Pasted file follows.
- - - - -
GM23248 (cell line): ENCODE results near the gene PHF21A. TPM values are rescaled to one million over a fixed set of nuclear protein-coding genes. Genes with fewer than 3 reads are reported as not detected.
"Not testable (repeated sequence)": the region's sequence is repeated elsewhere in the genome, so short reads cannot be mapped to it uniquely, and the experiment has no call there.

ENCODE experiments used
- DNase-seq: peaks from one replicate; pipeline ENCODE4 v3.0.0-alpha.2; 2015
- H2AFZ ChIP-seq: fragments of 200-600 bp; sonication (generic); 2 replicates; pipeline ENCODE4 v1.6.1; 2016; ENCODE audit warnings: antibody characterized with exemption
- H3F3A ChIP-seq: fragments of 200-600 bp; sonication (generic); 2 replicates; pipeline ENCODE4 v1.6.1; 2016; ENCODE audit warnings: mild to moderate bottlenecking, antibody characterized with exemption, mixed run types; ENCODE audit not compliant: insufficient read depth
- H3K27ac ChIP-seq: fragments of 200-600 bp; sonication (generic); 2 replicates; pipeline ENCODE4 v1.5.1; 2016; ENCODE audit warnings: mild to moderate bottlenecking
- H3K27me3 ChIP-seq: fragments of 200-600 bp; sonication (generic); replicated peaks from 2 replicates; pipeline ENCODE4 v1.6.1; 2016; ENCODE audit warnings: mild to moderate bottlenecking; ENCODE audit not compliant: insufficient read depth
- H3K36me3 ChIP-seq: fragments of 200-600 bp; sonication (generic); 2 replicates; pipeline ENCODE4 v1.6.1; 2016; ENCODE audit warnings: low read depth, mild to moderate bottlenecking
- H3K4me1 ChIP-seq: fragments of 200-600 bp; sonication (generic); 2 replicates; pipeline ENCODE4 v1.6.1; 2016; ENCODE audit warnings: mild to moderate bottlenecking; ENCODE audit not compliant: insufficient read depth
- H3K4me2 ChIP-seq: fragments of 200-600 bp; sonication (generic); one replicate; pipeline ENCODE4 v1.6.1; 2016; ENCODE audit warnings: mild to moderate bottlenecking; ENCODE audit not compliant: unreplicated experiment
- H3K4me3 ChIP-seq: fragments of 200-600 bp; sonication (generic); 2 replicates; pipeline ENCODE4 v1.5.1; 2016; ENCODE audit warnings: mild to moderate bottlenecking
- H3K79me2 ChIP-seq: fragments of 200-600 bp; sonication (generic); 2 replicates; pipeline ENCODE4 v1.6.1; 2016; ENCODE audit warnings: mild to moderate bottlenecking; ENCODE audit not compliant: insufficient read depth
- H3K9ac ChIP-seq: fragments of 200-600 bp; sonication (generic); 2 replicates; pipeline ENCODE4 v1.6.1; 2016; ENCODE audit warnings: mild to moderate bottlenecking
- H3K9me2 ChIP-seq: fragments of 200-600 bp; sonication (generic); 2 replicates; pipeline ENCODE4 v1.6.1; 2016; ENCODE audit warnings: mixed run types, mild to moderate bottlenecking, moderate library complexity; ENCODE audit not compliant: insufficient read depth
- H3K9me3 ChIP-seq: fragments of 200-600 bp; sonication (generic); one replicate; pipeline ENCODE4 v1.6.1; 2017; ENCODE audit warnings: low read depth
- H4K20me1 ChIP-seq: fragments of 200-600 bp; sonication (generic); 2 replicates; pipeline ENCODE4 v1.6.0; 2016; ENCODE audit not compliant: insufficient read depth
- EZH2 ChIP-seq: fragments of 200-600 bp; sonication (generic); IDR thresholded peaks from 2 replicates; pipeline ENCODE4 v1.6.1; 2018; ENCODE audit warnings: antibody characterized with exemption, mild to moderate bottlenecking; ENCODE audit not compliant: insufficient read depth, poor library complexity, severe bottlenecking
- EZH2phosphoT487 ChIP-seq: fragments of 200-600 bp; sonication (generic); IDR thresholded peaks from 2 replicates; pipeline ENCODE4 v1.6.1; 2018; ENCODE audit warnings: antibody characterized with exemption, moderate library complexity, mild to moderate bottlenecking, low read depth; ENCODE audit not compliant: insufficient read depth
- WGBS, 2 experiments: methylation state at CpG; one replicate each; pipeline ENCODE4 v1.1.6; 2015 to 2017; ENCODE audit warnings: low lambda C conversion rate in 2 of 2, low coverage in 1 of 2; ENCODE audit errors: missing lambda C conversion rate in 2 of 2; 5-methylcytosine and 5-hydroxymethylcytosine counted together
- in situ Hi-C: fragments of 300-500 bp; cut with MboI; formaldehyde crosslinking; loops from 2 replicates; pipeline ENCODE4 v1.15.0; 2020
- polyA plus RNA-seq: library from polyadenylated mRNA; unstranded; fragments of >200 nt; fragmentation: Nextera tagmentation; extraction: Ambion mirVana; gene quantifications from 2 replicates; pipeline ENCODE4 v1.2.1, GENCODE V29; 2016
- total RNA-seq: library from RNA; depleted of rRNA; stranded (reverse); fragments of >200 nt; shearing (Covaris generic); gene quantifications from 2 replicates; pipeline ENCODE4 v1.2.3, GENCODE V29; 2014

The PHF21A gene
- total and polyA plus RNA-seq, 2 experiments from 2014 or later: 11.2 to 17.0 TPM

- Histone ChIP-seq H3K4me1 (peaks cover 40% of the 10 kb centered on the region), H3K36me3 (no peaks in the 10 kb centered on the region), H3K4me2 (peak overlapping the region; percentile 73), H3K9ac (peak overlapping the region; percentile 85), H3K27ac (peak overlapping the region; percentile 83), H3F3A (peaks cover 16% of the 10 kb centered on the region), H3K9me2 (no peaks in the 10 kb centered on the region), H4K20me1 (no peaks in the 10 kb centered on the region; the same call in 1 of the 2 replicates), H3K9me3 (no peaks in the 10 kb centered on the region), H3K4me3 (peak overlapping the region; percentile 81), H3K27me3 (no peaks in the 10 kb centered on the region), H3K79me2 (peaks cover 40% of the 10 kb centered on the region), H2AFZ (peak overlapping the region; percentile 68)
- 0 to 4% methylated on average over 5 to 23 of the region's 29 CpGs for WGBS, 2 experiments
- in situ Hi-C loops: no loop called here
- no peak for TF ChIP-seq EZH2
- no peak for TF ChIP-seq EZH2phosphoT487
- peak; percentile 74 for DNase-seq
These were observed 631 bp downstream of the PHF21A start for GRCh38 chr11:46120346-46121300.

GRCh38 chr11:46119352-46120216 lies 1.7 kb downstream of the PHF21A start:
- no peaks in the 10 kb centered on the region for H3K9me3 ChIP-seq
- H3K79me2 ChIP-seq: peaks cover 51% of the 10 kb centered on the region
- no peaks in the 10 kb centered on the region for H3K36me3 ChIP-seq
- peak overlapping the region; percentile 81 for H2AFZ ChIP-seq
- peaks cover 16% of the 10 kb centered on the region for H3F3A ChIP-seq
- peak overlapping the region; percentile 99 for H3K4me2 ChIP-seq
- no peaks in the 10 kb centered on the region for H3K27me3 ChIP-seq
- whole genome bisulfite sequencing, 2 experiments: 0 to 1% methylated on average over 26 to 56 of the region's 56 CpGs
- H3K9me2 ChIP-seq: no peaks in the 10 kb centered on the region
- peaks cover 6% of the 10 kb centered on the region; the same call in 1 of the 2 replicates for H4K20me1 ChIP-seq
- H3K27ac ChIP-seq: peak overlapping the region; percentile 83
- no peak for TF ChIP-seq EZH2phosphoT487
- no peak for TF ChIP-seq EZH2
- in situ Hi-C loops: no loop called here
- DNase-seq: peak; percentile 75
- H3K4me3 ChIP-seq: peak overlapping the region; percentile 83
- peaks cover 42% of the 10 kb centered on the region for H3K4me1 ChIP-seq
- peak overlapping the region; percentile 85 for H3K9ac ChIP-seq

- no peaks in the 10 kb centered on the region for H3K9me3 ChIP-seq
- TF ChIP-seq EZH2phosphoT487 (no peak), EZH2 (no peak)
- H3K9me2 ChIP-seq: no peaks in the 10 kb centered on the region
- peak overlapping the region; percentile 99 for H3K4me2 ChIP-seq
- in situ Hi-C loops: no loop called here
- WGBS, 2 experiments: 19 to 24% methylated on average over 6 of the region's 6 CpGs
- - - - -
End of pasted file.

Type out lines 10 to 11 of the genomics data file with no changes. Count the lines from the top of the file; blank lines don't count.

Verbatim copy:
- H3K4me1 ChIP-seq: fragments of 200-600 bp; sonication (generic); 2 replicates; pipeline ENCODE4 v1.6.1; 2016; ENCODE audit warnings: mild to moderate bottlenecking; ENCODE audit not compliant: insufficient read depth
- H3K4me2 ChIP-seq: fragments of 200-600 bp; sonication (generic); one replicate; pipeline ENCODE4 v1.6.1; 2016; ENCODE audit warnings: mild to moderate bottlenecking; ENCODE audit not compliant: unreplicated experiment